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A week after Mexico's magnitude 8.1 earthquake, Trump calls to send condolences

Then-candidate Donald Trump meets with Mexican President Enrique Peña Nieto in August 2016 in Mexico City. (Dario Lopez-Mills / Associated Press)
Then-candidate Donald Trump meets with Mexican President Enrique Peña Nieto in August 2016 in Mexico City. (Dario Lopez-Mills / Associated Press)

President Trump called Mexican President Enrique Peña Nieto on Thursday to offer condolences for last week's magnitude 8.1 earthquake, which toppled hundreds of buildings and killed dozens of people in southern Mexico. 

Speaking to reporters on Air Force One after surveying damage from Hurricane Irma in Florida, Trump said he had just "had a good talk" with the Mexican leader.

Trump said it had been "impossible to reach" Peña Nieto for days because the Mexican president was in a remote part of the country with a bad phone connection.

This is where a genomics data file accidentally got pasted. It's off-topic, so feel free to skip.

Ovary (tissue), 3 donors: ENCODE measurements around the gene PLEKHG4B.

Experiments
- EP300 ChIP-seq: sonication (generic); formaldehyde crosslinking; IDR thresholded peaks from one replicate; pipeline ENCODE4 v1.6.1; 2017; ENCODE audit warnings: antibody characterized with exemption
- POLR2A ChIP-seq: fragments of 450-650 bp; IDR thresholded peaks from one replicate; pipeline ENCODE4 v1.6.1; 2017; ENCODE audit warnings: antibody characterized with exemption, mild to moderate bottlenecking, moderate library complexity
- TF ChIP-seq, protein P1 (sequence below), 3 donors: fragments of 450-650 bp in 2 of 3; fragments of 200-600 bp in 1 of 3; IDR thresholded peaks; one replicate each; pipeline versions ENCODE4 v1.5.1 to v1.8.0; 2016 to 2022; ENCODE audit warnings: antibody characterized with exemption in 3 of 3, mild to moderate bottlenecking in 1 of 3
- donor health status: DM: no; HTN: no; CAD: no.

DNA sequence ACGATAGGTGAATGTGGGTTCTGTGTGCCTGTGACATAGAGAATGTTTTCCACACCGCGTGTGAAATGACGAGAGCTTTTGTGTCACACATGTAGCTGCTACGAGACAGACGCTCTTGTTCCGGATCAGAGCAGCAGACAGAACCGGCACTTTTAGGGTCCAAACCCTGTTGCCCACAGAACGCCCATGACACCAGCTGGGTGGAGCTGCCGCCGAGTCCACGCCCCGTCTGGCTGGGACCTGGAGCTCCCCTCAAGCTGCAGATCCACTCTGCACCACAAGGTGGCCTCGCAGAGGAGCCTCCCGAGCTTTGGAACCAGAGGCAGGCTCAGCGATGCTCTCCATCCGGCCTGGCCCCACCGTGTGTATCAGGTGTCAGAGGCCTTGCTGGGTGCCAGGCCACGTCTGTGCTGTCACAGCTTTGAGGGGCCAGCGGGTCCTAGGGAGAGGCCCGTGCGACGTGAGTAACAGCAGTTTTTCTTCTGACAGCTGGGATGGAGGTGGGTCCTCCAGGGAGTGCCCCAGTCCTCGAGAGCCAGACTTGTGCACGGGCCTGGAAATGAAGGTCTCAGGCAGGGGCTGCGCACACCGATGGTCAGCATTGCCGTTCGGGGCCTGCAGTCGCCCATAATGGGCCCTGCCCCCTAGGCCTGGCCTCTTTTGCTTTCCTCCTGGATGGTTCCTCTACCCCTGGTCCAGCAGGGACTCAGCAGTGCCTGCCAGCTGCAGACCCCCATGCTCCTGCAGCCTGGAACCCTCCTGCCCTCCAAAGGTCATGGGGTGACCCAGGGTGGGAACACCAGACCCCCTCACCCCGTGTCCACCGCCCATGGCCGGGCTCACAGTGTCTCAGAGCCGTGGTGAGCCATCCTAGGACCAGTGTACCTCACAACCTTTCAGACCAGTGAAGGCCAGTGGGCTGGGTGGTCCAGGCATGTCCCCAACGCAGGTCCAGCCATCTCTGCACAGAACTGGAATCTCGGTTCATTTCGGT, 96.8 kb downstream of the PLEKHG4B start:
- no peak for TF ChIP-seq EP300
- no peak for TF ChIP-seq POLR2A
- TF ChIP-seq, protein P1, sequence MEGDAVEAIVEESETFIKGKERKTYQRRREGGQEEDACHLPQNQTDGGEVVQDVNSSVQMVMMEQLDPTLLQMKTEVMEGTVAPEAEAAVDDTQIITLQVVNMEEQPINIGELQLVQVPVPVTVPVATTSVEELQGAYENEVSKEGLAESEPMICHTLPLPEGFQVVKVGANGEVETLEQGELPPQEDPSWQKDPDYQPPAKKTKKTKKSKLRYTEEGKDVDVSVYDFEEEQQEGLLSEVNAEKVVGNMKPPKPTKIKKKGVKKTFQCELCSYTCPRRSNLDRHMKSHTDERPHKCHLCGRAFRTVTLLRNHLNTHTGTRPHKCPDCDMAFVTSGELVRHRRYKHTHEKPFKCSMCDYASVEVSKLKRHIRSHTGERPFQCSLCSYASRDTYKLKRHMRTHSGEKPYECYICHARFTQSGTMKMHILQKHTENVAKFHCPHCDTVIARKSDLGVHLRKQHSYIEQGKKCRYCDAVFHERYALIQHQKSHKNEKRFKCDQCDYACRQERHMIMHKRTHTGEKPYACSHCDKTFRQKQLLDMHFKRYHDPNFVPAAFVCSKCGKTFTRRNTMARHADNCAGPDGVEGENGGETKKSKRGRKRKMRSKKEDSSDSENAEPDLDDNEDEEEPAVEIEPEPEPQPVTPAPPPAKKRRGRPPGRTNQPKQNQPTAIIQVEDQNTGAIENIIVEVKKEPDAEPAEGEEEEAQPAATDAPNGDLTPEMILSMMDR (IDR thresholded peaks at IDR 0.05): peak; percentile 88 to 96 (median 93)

Trump's weeklong delay in acknowledging the earthquake or sending condolences had angered many in Mexico, who hold the U.S. president in low esteem after his repeated attacks on their nation. 

On Twitter on Thursday, many mocked Trump's explanation that Peña Nieto had been difficult to reach. 

Peña Nieto has traveled multiple times in recent days to the states of Oaxaca and Chiapas, where the earthquake damage was worst. But he also spent considerable time in Mexico City, including on Wednesday, when he presided over a military event.

In a statement, Peña Nieto's office said he and Trump had a productive conversation.

It said Peña Nieto stressed the importance of finding a permanent solution for the 700,000 or so beneficiaries of the Deferred Action for Childhood Arrivals program, which protects from deportation immigrants who have been living in the U.S. illegally since they were children. 

Trump announced last week that he was ending the program. But he has said in recent days that he hopes to work with Congress to pass a law that would protect so-called Dreamers.

"President Trump was optimistic that the U.S. Congress would reach a solution for the young people who are now covered by this program," Peña Nieto's office said. 

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